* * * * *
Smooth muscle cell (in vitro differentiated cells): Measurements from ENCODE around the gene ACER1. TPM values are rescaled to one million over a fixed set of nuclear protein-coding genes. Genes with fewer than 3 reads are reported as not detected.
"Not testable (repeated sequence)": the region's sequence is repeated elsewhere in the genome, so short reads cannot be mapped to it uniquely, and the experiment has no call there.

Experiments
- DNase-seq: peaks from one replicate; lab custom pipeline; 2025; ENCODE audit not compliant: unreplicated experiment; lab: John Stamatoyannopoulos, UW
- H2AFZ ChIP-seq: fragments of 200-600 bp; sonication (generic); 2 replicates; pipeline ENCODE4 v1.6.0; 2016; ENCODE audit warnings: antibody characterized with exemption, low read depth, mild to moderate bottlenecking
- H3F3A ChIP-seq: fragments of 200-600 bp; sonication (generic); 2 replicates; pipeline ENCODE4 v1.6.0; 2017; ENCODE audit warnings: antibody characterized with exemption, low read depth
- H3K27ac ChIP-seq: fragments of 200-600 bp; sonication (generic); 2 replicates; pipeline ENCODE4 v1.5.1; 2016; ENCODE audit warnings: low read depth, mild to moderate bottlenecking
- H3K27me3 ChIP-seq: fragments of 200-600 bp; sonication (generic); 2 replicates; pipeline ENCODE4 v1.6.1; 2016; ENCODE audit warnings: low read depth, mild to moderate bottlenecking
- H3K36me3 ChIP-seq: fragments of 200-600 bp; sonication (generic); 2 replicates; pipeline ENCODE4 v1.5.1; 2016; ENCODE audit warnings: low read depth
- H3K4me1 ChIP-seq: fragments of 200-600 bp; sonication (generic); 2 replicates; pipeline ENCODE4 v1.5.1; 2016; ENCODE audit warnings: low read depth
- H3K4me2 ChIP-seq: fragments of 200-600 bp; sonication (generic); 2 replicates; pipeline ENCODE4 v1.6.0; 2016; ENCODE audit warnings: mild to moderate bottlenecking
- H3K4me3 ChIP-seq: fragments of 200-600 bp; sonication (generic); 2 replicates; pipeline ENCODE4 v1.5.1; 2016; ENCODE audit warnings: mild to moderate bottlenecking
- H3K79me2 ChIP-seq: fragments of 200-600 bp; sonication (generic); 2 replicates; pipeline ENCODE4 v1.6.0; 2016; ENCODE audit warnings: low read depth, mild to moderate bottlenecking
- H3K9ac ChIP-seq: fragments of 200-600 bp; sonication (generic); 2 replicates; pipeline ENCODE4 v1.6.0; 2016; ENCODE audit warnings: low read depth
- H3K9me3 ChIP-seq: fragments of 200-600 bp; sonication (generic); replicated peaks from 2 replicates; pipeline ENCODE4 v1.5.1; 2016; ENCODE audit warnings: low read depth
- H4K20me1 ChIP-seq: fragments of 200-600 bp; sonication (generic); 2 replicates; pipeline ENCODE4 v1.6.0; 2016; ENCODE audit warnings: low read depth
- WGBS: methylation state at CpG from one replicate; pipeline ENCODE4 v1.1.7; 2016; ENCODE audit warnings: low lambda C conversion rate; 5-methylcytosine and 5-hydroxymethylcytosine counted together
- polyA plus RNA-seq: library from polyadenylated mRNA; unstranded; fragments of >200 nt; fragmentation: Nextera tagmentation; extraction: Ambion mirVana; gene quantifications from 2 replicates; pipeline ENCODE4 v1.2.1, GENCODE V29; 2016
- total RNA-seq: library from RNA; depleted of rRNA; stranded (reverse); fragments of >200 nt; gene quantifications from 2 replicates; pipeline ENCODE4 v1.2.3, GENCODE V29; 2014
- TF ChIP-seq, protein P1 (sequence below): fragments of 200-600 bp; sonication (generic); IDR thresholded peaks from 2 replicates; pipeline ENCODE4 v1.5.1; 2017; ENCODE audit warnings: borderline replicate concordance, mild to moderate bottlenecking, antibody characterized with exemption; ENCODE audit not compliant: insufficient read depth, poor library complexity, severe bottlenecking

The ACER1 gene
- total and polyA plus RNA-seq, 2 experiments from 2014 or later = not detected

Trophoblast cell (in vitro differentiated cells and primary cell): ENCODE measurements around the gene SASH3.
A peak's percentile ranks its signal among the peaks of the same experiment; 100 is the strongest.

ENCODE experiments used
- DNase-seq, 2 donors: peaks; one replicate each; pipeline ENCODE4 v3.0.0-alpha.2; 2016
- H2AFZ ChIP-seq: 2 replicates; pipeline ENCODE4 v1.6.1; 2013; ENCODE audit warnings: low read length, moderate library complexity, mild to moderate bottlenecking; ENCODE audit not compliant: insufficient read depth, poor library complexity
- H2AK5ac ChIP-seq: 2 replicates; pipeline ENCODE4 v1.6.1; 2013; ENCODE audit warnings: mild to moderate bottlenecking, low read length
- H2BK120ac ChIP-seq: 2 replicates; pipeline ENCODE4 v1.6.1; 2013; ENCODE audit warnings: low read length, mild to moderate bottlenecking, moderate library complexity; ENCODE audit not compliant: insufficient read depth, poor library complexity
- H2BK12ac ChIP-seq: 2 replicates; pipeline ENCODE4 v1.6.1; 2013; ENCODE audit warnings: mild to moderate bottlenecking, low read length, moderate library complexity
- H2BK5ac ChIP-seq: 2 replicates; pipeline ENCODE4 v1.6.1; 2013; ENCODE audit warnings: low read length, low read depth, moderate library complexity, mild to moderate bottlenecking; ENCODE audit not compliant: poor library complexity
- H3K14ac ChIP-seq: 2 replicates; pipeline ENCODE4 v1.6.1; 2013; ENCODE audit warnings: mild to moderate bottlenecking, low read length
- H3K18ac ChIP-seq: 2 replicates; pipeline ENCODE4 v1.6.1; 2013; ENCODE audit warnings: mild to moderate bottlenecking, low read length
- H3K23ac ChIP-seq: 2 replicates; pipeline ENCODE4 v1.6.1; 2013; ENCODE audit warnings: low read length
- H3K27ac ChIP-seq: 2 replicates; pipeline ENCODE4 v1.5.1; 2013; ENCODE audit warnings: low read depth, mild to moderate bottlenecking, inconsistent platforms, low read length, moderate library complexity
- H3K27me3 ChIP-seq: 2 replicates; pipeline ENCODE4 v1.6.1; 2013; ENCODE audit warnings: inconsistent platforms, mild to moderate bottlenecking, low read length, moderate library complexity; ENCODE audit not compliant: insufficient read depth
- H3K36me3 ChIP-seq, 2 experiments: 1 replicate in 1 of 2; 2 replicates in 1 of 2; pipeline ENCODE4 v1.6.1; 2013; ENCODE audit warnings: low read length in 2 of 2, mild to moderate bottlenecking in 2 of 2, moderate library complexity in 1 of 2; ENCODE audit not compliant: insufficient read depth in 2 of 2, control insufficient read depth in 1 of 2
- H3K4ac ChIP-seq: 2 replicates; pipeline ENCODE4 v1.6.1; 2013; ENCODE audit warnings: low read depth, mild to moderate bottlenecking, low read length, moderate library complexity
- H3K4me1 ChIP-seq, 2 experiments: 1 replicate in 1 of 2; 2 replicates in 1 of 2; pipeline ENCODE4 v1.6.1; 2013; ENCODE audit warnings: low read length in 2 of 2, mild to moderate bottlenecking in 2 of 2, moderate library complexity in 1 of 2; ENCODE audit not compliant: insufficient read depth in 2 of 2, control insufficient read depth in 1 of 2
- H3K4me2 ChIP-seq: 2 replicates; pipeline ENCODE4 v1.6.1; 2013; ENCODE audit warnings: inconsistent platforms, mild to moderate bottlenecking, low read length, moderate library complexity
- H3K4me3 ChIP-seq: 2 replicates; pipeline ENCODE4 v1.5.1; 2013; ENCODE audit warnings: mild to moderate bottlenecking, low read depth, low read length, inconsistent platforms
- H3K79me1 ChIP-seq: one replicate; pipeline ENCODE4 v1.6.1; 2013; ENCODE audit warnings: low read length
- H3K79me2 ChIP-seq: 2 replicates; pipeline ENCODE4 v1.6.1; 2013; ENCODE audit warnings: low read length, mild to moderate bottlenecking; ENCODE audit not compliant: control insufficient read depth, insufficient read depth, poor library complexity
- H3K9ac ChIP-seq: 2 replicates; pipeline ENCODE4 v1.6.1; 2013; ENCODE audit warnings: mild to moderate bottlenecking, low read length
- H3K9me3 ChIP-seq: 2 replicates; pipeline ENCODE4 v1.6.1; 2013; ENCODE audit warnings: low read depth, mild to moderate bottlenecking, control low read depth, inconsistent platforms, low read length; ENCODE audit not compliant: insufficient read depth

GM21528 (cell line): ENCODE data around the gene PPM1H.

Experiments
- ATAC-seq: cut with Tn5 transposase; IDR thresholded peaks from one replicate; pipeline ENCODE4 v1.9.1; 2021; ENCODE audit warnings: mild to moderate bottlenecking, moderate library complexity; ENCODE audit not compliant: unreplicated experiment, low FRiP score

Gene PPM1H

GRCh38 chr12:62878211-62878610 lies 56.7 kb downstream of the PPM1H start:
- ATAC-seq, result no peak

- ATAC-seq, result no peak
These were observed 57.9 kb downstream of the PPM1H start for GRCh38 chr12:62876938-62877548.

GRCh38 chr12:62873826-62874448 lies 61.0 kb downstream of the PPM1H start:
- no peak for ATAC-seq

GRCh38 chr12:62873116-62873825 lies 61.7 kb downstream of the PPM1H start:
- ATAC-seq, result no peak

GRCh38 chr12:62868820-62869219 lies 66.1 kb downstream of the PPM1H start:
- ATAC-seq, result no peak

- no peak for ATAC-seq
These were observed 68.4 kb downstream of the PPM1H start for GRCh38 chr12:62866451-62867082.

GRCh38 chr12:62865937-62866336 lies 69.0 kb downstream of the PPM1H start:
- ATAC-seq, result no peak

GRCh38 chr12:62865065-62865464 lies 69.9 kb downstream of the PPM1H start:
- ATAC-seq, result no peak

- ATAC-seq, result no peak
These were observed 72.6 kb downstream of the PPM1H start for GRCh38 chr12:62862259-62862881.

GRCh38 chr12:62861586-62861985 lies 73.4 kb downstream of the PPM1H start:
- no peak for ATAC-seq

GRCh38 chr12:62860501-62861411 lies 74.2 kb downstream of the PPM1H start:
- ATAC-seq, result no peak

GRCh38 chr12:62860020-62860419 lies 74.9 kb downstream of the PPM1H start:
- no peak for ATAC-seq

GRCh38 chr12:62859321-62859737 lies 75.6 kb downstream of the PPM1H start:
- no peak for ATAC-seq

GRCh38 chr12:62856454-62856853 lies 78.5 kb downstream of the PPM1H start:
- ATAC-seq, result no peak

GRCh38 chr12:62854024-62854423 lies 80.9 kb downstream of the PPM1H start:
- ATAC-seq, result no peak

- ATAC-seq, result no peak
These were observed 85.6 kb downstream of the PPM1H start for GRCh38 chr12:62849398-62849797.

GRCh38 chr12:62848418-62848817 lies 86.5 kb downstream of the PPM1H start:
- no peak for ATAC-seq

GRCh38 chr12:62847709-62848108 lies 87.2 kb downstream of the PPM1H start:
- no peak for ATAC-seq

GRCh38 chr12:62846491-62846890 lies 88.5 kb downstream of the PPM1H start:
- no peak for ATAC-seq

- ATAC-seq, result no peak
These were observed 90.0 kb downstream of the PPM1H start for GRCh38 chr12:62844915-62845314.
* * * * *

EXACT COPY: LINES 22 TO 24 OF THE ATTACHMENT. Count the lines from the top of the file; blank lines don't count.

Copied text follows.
- total and polyA plus RNA-seq, 2 experiments from 2014 or later = not detected

Trophoblast cell (in vitro differentiated cells and primary cell): ENCODE measurements around the gene SASH3.
A peak's percentile ranks its signal among the peaks of the same experiment; 100 is the strongest.